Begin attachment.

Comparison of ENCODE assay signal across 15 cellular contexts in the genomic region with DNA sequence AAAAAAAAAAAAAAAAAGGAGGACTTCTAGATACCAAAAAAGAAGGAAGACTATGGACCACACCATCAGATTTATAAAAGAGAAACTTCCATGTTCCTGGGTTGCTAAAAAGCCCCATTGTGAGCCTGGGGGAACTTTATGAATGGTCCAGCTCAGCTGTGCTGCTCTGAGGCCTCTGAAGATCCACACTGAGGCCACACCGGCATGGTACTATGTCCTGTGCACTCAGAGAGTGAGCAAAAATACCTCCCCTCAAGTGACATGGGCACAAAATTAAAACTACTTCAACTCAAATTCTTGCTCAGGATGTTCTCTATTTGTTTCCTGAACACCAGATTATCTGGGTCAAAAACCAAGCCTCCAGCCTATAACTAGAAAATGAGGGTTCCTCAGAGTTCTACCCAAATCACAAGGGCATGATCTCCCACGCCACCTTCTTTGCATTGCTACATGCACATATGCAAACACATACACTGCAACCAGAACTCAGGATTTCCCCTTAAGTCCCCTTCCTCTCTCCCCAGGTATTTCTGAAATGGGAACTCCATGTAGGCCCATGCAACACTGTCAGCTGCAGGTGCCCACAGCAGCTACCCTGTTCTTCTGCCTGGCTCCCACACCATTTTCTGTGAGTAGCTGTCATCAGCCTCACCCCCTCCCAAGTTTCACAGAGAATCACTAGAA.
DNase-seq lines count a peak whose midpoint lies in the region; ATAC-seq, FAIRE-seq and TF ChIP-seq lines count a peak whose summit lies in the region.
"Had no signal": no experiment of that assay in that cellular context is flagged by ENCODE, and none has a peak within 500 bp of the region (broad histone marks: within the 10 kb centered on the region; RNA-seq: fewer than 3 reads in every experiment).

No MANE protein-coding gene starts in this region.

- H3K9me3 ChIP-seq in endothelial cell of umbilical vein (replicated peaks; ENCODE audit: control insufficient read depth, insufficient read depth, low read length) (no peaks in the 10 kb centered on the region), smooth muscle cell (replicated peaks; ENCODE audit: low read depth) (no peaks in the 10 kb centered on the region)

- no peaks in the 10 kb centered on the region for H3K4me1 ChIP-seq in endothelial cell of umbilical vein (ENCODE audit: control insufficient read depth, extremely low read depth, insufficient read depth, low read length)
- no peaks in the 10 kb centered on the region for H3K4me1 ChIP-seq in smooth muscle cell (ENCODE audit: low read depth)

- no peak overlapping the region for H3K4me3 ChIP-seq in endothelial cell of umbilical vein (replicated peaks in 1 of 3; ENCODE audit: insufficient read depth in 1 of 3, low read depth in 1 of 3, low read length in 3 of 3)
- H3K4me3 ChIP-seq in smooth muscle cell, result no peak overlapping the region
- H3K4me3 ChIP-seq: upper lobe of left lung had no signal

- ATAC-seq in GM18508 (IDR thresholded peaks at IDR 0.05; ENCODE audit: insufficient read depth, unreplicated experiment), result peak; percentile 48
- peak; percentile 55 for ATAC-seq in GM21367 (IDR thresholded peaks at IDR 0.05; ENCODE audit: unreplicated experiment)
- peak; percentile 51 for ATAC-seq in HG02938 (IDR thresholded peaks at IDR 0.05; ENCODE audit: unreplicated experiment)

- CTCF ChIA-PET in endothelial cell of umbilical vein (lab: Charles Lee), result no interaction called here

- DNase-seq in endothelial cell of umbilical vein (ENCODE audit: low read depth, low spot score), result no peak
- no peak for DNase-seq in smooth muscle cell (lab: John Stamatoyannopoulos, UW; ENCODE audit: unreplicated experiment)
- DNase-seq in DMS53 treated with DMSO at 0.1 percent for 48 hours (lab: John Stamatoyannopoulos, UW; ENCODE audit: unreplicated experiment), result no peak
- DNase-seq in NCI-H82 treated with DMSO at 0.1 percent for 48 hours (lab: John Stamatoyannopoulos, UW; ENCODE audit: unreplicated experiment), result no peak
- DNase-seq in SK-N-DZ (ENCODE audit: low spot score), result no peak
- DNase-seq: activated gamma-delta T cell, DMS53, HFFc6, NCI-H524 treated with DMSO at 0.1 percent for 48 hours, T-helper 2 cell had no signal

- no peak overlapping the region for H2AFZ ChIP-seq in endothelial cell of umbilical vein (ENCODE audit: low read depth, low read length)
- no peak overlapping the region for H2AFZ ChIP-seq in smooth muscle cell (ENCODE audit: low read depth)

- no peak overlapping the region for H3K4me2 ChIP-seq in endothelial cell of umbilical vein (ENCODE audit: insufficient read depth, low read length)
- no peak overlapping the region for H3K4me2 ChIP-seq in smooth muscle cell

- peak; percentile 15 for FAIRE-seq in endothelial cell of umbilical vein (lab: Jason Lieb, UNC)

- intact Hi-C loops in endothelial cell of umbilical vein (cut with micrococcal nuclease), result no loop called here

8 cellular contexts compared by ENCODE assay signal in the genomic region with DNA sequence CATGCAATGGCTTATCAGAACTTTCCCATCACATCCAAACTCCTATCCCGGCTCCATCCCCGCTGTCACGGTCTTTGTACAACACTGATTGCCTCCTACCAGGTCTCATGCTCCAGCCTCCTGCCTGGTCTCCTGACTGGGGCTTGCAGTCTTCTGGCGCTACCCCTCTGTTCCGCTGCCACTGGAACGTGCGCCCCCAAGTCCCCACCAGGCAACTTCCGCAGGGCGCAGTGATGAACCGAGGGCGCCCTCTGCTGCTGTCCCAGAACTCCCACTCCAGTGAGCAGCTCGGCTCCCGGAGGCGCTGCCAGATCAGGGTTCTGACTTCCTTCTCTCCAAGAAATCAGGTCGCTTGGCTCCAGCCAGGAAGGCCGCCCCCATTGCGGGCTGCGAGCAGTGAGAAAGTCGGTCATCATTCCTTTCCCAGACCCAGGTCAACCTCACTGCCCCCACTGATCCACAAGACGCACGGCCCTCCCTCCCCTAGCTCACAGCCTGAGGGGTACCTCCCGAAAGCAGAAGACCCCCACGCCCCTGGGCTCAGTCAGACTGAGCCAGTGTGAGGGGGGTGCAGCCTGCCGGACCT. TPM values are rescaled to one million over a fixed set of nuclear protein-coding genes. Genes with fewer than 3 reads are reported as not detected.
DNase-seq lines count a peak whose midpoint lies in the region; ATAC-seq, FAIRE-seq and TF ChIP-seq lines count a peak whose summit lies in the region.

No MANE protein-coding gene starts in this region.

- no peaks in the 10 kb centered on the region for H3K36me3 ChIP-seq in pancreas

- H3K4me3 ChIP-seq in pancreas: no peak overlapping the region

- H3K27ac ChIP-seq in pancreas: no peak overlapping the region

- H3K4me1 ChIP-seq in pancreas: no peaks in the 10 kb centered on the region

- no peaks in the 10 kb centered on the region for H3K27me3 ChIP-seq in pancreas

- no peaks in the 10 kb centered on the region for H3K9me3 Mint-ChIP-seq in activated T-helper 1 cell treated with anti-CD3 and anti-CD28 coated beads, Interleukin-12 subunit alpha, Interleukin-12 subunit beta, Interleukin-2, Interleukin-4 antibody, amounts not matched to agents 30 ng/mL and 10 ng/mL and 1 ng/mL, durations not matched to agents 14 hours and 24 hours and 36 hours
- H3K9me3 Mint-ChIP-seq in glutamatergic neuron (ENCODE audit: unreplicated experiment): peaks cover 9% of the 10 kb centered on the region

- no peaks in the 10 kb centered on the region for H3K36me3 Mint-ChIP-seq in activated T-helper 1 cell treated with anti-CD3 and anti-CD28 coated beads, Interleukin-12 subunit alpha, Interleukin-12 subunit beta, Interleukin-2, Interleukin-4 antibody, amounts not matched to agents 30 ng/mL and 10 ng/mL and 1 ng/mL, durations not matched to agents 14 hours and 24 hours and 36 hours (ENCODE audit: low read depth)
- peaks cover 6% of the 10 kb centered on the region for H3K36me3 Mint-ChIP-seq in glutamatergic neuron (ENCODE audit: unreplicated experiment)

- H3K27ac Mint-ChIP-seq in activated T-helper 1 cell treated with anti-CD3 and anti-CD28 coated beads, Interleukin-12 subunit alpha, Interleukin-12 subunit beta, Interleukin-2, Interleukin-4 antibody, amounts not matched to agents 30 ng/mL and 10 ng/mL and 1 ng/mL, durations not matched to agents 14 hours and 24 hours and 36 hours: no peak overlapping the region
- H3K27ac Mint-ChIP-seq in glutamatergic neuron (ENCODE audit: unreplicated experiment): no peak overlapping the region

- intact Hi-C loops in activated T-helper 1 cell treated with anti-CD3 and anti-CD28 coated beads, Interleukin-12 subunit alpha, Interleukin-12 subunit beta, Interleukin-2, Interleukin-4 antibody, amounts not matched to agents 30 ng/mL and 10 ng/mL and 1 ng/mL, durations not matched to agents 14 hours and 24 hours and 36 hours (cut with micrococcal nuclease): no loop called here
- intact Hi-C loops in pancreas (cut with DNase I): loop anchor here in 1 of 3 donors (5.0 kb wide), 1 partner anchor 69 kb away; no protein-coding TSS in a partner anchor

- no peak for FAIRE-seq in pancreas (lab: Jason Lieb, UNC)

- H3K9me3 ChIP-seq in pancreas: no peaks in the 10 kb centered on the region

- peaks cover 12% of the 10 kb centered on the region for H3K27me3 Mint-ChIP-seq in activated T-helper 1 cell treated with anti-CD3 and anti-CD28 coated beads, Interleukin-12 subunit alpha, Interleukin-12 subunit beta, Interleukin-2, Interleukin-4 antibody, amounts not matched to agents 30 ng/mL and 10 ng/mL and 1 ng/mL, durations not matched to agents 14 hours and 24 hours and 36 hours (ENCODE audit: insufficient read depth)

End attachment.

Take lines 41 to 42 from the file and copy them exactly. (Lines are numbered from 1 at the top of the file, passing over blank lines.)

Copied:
- intact Hi-C loops in activated T-helper 1 cell treated with anti-CD3 and anti-CD28 coated beads, Interleukin-12 subunit alpha, Interleukin-12 subunit beta, Interleukin-2, Interleukin-4 antibody, amounts not matched to agents 30 ng/mL and 10 ng/mL and 1 ng/mL, durations not matched to agents 14 hours and 24 hours and 36 hours (cut with micrococcal nuclease): no loop called here
- intact Hi-C loops in pancreas (cut with DNase I): loop anchor here in 1 of 3 donors (5.0 kb wide), 1 partner anchor 69 kb away; no protein-coding TSS in a partner anchor